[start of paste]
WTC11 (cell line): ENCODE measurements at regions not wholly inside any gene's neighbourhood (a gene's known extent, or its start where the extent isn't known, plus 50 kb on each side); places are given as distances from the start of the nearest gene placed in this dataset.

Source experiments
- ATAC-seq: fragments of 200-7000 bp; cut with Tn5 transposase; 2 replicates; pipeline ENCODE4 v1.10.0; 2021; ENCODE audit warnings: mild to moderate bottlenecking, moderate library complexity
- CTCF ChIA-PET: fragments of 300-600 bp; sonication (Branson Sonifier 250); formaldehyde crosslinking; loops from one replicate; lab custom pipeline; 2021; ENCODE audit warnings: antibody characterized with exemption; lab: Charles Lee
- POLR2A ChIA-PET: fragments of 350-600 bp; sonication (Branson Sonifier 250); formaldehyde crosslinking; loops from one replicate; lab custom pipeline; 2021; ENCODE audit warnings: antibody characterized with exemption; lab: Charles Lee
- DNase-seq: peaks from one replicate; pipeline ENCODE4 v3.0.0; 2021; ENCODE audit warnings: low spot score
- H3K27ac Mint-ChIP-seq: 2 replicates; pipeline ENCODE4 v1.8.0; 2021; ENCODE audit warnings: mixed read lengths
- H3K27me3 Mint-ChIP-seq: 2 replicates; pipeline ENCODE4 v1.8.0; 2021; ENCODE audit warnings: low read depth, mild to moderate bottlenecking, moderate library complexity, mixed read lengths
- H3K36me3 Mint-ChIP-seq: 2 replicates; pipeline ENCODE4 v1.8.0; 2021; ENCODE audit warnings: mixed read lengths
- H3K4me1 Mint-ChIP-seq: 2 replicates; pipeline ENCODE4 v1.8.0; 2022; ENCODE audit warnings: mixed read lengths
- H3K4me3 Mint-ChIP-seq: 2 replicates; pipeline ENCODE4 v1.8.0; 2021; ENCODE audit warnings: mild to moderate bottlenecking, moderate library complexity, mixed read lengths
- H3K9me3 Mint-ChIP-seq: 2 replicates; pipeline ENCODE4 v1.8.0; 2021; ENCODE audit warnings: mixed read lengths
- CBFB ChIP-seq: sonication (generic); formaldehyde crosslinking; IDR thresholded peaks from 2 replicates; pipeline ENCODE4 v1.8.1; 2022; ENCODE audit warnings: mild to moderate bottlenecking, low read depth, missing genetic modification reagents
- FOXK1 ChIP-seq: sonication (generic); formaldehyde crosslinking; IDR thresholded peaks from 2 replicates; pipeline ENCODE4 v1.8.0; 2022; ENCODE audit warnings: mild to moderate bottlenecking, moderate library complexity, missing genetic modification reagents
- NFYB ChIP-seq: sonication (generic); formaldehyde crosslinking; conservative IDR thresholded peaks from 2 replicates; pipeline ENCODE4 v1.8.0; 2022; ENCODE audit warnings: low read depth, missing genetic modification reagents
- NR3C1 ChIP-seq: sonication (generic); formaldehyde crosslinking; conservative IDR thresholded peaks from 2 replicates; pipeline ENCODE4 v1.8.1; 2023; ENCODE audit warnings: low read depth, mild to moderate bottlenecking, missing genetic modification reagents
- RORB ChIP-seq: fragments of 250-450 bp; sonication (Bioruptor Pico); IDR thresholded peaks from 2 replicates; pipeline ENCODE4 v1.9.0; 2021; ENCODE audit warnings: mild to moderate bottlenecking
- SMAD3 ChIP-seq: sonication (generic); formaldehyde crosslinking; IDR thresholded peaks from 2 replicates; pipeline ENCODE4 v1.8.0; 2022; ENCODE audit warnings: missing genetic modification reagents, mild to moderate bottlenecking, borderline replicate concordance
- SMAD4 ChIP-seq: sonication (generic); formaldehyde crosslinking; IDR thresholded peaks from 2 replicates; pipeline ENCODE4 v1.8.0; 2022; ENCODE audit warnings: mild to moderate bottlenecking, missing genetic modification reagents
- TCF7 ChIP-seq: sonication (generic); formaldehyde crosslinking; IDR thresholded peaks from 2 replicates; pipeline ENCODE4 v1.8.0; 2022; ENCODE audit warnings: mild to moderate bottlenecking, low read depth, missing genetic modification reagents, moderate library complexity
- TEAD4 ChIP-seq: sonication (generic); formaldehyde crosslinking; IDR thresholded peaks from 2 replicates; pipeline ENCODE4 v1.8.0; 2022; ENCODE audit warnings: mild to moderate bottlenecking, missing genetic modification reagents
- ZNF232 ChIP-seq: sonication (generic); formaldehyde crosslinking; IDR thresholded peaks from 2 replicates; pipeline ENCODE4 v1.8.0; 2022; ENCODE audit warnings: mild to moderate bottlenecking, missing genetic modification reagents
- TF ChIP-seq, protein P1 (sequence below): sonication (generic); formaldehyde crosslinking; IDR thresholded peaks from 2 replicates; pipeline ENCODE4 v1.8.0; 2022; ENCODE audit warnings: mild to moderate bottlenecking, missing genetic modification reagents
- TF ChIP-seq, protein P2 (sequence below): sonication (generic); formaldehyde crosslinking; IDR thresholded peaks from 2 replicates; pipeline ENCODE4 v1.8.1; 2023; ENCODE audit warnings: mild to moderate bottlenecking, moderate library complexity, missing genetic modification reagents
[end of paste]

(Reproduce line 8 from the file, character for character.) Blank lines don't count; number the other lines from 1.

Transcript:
- H3K27me3 Mint-ChIP-seq: 2 replicates; pipeline ENCODE4 v1.8.0; 2021; ENCODE audit warnings: low read depth, mild to moderate bottlenecking, moderate library complexity, mixed read lengths